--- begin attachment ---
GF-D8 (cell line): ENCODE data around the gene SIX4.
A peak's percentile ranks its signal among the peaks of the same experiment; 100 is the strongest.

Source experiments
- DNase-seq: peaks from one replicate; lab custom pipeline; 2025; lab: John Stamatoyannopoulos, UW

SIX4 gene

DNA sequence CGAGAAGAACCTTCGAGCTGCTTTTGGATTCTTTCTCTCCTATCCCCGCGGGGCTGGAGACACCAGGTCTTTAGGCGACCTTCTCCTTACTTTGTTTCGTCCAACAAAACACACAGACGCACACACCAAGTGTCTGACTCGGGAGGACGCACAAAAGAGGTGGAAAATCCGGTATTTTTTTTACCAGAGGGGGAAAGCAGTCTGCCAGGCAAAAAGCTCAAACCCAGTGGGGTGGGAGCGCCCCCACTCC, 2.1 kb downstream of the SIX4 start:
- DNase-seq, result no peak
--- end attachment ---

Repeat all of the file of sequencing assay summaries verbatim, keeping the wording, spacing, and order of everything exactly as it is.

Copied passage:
GF-D8 (cell line): ENCODE data around the gene SIX4.
A peak's percentile ranks its signal among the peaks of the same experiment; 100 is the strongest.

Source experiments
- DNase-seq: peaks from one replicate; lab custom pipeline; 2025; lab: John Stamatoyannopoulos, UW

SIX4 gene

DNA sequence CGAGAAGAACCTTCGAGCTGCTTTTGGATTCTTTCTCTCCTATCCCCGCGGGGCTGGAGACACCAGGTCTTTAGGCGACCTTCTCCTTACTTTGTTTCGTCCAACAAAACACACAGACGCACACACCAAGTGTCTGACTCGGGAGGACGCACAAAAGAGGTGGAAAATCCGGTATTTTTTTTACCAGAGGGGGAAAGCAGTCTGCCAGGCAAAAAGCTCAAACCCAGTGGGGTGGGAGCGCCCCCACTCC, 2.1 kb downstream of the SIX4 start:
- DNase-seq, result no peak